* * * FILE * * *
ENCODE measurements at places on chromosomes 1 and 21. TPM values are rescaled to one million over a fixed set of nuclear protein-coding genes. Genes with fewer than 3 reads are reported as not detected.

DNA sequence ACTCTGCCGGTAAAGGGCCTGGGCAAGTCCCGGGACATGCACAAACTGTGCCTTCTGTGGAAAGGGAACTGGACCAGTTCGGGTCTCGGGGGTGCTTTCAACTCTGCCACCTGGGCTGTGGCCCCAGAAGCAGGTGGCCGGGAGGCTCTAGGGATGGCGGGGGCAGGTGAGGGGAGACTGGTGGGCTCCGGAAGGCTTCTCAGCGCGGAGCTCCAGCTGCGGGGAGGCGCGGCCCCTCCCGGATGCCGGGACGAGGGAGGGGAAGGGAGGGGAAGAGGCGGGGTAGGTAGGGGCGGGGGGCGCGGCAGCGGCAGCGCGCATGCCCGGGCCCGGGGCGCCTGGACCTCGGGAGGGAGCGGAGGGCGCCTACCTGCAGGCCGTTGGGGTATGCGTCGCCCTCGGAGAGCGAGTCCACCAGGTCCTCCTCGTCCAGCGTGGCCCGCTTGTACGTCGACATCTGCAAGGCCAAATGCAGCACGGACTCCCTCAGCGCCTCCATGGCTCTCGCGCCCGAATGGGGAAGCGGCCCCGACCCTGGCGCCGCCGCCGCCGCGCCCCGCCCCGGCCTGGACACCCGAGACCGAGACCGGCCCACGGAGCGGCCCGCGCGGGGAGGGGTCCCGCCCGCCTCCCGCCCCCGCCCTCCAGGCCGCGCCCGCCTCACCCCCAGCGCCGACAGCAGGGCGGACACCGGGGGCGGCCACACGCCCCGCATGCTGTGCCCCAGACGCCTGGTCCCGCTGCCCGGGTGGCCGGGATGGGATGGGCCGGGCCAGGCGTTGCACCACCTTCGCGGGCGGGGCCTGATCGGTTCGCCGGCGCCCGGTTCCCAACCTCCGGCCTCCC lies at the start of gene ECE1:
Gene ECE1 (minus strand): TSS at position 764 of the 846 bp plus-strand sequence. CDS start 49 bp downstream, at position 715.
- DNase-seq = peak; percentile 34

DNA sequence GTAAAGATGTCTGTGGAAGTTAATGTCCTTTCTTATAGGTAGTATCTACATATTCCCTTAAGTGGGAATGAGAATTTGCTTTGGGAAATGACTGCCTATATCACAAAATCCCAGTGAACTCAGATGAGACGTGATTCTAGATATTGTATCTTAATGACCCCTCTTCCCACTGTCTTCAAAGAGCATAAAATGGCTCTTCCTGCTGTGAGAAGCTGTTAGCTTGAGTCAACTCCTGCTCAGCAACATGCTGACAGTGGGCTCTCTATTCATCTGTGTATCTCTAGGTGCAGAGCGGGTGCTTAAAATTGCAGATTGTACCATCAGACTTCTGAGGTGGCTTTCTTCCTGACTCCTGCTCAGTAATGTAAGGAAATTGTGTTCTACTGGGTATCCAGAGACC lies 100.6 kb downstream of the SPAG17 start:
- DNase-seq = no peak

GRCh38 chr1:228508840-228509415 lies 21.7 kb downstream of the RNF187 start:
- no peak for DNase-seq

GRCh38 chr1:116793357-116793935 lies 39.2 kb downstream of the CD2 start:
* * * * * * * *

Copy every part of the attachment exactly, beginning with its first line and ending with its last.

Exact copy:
ENCODE measurements at places on chromosomes 1 and 21. TPM values are rescaled to one million over a fixed set of nuclear protein-coding genes. Genes with fewer than 3 reads are reported as not detected.

DNA sequence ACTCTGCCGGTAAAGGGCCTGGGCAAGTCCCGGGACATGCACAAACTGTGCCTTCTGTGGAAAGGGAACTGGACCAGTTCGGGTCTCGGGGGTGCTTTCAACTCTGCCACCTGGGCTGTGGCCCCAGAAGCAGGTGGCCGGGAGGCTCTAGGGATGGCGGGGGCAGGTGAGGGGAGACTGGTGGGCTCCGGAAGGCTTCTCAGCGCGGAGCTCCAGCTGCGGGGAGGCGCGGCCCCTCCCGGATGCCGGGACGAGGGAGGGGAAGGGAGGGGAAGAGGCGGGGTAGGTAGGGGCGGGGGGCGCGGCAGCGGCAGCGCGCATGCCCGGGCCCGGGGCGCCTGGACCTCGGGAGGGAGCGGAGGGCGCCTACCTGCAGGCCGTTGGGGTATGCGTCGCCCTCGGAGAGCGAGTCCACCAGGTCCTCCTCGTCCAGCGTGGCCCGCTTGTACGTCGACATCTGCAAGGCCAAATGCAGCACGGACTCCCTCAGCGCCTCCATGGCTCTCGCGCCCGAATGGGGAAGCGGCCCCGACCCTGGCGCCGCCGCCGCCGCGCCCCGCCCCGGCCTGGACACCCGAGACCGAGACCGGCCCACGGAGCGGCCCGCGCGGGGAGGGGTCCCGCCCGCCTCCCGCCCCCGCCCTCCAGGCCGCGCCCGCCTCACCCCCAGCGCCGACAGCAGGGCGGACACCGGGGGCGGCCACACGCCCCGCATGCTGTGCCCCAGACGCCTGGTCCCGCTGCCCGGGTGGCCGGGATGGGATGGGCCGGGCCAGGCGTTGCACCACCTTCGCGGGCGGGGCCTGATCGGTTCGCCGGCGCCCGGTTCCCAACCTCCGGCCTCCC lies at the start of gene ECE1:
Gene ECE1 (minus strand): TSS at position 764 of the 846 bp plus-strand sequence. CDS start 49 bp downstream, at position 715.
- DNase-seq = peak; percentile 34

DNA sequence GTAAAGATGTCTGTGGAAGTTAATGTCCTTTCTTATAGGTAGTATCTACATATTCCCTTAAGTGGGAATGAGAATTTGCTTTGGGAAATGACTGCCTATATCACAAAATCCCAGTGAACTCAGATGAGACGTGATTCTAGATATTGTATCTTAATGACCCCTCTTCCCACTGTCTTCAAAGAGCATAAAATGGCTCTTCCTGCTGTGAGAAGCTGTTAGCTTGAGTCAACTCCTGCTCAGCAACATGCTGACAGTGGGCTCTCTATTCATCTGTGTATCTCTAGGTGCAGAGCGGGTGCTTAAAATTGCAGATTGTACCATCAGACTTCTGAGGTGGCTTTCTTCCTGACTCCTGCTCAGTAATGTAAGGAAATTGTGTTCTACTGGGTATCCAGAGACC lies 100.6 kb downstream of the SPAG17 start:
- DNase-seq = no peak

GRCh38 chr1:228508840-228509415 lies 21.7 kb downstream of the RNF187 start:
- no peak for DNase-seq

GRCh38 chr1:116793357-116793935 lies 39.2 kb downstream of the CD2 start: